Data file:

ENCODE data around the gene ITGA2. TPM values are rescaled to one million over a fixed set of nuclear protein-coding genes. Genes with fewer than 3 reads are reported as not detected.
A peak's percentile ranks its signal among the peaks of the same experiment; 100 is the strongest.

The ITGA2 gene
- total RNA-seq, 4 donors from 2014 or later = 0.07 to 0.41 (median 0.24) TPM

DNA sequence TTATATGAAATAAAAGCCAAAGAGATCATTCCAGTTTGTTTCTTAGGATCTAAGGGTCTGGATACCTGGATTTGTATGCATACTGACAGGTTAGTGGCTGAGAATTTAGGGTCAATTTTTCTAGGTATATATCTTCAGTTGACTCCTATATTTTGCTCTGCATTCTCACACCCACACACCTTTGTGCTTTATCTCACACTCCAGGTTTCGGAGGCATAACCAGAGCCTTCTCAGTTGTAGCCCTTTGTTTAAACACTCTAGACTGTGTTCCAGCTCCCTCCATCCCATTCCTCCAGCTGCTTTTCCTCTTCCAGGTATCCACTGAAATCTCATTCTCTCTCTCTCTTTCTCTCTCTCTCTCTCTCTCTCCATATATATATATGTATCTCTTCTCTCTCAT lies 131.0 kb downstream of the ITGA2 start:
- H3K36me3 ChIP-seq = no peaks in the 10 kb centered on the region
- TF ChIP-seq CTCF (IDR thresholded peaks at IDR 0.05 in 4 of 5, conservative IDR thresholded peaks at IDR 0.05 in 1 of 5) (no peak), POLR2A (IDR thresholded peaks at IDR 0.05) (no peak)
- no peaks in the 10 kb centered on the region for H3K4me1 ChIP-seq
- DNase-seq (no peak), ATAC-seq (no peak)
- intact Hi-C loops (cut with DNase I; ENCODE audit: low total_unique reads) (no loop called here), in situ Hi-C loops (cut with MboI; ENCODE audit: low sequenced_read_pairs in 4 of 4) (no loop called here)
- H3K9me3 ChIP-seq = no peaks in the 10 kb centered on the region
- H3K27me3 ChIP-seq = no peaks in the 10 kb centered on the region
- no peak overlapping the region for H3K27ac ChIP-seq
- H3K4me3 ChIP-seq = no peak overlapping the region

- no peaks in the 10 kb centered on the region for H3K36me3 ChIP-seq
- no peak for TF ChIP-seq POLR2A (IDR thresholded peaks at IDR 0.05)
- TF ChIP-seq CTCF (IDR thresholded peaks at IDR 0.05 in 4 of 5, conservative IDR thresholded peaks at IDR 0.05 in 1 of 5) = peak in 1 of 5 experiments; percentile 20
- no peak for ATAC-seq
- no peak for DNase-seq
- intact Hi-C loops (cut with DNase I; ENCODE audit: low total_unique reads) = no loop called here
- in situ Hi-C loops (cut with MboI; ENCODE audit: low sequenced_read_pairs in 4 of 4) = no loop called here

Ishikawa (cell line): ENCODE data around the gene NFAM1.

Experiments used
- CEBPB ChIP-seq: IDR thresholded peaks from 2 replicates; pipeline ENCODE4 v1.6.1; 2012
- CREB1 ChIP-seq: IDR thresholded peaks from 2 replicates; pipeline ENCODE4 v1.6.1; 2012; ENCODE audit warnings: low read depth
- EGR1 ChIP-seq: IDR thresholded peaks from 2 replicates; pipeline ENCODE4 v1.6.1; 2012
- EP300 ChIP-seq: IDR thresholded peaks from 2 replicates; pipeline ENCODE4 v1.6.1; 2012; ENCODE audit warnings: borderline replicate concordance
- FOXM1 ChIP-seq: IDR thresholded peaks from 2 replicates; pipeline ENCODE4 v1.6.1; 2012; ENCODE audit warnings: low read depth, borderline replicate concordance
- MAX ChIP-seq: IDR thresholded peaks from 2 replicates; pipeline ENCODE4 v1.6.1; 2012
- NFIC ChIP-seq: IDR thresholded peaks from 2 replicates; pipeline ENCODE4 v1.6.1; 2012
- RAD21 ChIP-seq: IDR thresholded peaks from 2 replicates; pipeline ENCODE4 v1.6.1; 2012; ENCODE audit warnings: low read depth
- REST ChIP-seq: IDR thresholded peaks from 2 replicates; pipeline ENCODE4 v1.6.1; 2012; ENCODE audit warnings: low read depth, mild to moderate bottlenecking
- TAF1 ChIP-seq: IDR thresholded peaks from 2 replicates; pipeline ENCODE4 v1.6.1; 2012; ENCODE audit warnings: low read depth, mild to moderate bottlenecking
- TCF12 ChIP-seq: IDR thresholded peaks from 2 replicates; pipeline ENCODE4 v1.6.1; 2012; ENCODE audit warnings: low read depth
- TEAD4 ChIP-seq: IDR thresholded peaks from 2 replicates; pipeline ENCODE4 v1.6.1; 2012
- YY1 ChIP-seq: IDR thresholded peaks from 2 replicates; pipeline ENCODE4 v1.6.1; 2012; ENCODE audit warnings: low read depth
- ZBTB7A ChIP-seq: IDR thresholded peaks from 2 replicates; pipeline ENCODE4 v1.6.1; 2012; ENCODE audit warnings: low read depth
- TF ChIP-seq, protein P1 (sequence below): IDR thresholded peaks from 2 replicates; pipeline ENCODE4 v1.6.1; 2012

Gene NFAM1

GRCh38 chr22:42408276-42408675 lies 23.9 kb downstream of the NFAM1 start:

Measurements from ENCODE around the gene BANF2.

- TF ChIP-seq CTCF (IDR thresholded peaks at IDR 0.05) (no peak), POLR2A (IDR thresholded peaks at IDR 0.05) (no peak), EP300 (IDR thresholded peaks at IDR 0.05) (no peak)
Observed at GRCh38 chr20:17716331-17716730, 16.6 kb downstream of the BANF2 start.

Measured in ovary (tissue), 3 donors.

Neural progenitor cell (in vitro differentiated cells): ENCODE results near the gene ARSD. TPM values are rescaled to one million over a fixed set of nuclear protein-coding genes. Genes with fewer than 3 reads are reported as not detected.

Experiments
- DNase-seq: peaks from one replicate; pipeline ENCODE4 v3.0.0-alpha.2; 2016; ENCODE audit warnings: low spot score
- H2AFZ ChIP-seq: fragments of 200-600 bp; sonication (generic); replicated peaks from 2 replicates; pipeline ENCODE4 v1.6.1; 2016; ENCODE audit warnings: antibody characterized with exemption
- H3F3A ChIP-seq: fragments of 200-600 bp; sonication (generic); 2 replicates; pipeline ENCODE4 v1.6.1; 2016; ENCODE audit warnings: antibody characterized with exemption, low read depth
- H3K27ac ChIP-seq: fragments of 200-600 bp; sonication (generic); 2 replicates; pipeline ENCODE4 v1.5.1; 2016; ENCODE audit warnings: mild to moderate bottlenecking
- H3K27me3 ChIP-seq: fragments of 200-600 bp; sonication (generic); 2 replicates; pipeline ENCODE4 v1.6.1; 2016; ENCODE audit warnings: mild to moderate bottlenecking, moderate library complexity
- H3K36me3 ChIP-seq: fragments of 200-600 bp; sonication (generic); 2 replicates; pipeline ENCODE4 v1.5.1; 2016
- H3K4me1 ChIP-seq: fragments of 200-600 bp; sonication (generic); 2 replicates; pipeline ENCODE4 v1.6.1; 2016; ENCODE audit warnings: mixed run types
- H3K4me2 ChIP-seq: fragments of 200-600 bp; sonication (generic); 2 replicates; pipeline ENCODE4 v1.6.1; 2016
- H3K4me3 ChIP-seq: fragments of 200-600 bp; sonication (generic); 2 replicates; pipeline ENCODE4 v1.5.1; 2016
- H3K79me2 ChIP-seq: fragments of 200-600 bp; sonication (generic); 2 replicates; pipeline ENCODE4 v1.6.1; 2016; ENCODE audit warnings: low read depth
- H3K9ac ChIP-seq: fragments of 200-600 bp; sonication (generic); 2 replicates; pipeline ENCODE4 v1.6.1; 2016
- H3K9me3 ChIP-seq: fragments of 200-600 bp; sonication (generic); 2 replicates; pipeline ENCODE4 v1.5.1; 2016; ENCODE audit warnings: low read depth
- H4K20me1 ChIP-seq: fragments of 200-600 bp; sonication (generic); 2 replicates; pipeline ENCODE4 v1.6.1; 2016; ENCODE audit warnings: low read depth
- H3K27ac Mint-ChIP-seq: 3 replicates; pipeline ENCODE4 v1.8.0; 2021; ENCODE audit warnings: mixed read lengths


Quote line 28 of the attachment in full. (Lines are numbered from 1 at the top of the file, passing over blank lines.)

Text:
- FOXM1 ChIP-seq: IDR thresholded peaks from 2 replicates; pipeline ENCODE4 v1.6.1; 2012; ENCODE audit warnings: low read depth, borderline replicate concordance